March 8, 2010

Helping Haiti: Derry Village students will work for change

Union Leader Correspondent 
DERRY – Every so often there are lessons learned inside the classroom with lasting value, beyond a student's ability to read, write or calculate the percentage of children being left behind.
     When fifth-grade teacher Joanne Duncan heard about the devastation in Haiti following the January earthquake, she had the urge to do something. 
     “Naturally, as a teacher, this led me to my students. Fifth grade is the perfect age to tap into their sense of citizenship and compassion,” said Duncan.
     A four-week Spare Change for Haiti campaign was launched. While coin collecting in schools for worthy causes is not uncommon, Duncan felt the students would be able to truly relate to the need by understanding how different life for children in Haiti was, even before the earthquake.
     She enlisted the help of school staff member Kristina Hunter, who had been to Haiti twice in 2009, doing mission work with a group called Doorway to Peace, a Boston faith-based organization. 
     “How many of you lost power during the storm last week?” Hunter asked the 400 elementary students huddled together on the gymnasium floor. Hands shot up into the air as far as the eye could see.
     “Well, that's how it is for most people in Haiti all the time. They never have power, they don't get water from a sink. They don't have telephones. If you are a boy or girl in Haiti, you might have to walk a mile every day to get a bucket of water for your family,” Hunter said.
     “A lot of boys and girls there only eat one time a day. They don't get their food from the grocery store. They pick it from the field or from the trees, or maybe a neighbor cooking on the side of the road will offer them something,” Hunter said. “They have fresh bananas and coconuts and almonds falling from the trees. It's a different life. Since the earthquake, the cost of food has gone up because it's harder to get.”
     For every child at Derry Village School who dropped his ice cream money into the donation box, a hungry child in Haiti had rice for another day, said Hunter.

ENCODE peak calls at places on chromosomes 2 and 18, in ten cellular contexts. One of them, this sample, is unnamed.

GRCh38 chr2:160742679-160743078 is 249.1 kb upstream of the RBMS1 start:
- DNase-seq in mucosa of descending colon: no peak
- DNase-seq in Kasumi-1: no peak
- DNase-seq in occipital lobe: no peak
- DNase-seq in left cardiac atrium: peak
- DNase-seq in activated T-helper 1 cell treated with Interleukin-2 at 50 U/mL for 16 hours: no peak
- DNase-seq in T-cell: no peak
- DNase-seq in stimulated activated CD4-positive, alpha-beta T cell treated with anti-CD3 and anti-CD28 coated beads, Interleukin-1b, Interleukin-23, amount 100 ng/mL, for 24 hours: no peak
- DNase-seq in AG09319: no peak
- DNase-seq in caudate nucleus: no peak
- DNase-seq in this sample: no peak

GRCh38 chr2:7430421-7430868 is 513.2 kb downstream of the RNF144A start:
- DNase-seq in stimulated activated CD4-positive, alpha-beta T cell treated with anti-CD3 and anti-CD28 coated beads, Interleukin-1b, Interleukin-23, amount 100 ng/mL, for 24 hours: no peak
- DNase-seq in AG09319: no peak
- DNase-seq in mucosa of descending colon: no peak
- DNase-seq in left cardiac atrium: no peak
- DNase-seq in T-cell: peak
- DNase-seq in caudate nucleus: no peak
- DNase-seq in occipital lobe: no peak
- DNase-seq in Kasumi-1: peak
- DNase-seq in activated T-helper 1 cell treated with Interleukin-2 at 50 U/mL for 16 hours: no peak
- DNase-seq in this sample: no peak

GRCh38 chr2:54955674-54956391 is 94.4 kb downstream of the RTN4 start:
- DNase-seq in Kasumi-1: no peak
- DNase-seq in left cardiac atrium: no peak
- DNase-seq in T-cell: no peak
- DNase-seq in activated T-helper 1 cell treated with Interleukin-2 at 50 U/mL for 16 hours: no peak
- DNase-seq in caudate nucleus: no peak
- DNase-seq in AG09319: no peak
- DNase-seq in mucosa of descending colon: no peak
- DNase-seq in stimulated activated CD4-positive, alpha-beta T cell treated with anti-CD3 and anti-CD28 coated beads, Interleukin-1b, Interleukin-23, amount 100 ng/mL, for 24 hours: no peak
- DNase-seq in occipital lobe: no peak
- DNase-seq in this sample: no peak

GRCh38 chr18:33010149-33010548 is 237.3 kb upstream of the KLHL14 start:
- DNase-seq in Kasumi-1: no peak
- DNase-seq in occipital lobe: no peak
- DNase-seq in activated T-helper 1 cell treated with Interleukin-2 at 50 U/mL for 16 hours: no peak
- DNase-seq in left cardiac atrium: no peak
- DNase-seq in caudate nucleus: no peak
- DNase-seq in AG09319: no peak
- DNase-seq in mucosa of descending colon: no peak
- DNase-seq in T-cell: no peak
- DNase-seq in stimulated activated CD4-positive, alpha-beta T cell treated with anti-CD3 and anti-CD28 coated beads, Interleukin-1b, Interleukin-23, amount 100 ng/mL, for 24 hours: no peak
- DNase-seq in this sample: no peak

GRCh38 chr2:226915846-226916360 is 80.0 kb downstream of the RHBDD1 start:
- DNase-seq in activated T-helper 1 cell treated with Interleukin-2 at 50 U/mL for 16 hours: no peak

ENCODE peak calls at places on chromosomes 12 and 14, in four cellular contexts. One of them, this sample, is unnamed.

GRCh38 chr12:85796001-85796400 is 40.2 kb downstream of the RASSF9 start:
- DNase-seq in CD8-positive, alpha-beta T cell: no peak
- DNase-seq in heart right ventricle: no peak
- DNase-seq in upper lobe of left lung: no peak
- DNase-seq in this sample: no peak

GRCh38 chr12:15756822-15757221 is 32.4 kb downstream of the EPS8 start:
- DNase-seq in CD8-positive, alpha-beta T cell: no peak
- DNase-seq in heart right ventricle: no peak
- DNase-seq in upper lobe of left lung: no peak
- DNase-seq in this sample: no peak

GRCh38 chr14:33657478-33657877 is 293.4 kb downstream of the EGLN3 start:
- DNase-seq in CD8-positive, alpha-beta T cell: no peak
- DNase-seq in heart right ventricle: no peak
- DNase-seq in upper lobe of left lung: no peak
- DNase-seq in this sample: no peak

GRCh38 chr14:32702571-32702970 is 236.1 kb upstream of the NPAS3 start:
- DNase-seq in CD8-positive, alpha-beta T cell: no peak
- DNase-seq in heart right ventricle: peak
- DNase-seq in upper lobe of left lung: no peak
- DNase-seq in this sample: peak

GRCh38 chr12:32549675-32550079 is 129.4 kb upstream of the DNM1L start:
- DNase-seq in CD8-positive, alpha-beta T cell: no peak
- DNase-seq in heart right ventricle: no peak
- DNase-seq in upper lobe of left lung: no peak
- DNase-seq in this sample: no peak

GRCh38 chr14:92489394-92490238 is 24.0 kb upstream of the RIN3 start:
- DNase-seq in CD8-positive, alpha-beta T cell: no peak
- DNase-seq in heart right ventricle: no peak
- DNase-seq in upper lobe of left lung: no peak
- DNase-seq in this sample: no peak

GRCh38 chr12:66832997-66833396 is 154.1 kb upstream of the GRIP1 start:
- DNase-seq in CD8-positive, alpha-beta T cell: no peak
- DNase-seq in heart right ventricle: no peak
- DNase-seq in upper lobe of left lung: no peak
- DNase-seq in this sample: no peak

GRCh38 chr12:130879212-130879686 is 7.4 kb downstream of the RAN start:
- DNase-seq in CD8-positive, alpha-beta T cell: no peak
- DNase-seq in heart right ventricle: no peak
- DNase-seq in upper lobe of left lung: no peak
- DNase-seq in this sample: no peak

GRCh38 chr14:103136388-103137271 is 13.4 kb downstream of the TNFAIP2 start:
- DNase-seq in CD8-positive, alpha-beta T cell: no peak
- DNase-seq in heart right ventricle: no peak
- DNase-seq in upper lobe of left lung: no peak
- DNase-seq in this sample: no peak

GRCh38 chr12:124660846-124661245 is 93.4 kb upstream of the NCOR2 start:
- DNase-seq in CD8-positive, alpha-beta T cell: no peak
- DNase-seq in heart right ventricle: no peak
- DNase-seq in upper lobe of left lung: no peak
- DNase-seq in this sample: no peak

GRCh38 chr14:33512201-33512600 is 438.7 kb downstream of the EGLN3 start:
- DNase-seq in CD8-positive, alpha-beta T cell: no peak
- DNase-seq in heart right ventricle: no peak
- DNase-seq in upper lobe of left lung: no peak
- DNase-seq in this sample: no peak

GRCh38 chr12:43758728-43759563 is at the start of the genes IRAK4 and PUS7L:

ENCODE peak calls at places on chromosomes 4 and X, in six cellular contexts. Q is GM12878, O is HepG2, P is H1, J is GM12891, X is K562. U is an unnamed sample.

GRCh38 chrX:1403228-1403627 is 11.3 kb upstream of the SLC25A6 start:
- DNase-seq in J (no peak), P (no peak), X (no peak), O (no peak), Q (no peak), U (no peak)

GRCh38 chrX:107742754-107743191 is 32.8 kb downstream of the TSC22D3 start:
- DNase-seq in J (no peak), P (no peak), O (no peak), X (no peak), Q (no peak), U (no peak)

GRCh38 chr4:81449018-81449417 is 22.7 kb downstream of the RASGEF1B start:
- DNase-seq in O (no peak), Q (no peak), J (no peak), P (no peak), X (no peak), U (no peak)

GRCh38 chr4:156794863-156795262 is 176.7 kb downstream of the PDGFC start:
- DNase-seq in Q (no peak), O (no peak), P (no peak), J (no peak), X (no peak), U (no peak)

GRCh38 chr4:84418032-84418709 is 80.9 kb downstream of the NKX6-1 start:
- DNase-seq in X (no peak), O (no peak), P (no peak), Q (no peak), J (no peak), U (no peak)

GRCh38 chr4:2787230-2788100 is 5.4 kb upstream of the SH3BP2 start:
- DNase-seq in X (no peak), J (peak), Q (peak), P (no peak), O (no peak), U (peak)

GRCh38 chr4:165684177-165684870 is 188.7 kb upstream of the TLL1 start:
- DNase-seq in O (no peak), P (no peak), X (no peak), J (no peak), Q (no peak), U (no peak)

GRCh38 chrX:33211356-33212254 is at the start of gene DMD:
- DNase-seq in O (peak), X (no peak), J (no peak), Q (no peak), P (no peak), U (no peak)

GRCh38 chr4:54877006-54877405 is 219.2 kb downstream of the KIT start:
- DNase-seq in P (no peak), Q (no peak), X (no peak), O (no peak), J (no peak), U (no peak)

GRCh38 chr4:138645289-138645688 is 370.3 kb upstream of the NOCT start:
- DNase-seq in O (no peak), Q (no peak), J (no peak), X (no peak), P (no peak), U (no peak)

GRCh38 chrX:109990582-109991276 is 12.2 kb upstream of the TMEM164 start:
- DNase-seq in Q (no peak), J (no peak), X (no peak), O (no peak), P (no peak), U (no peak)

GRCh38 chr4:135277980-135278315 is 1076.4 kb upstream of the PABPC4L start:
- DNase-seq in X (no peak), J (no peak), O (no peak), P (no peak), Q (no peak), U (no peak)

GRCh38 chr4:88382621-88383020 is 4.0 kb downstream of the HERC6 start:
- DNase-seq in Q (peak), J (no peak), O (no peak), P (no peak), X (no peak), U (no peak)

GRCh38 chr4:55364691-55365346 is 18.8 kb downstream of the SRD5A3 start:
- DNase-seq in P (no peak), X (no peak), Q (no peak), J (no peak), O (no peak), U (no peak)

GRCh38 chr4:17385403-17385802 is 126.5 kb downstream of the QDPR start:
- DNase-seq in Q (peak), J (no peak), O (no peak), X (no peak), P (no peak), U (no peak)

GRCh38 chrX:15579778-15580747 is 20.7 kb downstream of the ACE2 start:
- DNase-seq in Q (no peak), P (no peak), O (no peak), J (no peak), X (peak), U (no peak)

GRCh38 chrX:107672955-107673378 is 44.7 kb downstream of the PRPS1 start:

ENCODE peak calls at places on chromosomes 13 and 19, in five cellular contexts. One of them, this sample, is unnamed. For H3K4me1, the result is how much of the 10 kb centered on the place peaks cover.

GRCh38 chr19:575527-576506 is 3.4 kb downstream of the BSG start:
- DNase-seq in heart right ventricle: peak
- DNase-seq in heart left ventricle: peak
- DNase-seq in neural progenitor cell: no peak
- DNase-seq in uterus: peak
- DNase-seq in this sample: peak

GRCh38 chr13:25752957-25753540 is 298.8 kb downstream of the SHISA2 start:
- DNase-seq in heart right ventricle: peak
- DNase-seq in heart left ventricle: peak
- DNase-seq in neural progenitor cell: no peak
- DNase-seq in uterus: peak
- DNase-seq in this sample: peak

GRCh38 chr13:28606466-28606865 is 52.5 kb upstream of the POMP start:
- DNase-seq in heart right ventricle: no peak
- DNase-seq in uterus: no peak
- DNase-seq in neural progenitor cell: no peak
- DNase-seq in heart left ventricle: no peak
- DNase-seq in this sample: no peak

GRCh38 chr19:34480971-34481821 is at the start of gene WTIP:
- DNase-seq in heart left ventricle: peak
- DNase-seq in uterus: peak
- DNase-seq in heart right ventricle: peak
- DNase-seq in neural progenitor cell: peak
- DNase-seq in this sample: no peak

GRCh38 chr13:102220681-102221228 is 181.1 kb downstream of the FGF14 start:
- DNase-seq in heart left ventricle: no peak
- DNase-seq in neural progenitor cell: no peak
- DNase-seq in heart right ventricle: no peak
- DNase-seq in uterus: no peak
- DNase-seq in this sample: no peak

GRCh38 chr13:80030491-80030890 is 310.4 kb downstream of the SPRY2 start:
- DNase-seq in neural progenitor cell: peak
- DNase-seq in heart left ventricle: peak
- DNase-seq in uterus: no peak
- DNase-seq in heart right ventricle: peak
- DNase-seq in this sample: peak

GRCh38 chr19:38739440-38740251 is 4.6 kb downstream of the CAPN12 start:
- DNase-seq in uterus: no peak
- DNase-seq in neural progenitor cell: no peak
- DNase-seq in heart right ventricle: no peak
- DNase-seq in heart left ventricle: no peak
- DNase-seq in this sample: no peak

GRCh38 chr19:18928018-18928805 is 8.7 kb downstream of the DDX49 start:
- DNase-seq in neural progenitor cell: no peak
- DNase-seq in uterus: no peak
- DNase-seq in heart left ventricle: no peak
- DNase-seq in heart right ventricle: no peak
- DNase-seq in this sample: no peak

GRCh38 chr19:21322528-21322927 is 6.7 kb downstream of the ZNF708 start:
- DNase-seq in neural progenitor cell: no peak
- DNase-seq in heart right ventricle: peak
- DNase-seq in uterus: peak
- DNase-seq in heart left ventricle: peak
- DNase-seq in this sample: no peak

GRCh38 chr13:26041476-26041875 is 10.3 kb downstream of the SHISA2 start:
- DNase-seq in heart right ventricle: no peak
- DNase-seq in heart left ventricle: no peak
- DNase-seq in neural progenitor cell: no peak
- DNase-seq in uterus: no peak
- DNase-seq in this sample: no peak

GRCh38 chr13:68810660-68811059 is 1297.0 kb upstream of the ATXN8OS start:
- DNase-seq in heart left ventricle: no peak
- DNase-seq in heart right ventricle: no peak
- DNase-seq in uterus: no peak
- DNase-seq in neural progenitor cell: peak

Each fifth-grade class sponsored a younger grade and was responsible for daily coin     collection duties, giving up recesses to count and recount, and record the information in a “checkbook”. Each week Kathy Jerome of the Manchester Chapter of the American Red Cross stopped by to pick up what had been collected, get to know the students and encourage them in their efforts.
    "We didn't offer a pizza party to the grade that collected the most, or any other kind of incentive. We just wanted to organize something that would get the students working together as a community with a common goal,” said Duncan.
     Having older students serve as role models and mentors created a different sort of hierarchy – upperclassmen who have earned their place at the top of the heap were working side-by-side with younger students for a common cause, teaching by example how to make a difference with a simple yet generous gesture.
     Lisa Michaud, executive director of the Manchester Red Cross chapter, attended a special   assembly Friday to accept a handmade “check” which was used to announce the final figure to the student body – $1,897.97. They reacted with gasps, cheers and applause.
     “Because of what you've done here, there is a boy or girl sleeping in a tent tonight with a warm blanket, a pillow and a hot meal. It's amazing for me to see young people who realize there are children just like them, living someplace else, who are in need,” Michaud said.
     She explained that the Red Cross is a humanitarian organization, a big word that they had so beautifully defined with their actions.
     “That means we care about every human being. Whether we are ever going to meet the people we help doesn't much matter. It's doing the right thing that matters. By your actions you've changed the lives of people in Haiti. Not many can say that they've changed someone's life today, but you did, and for that I want to thank you,” Michaud said.

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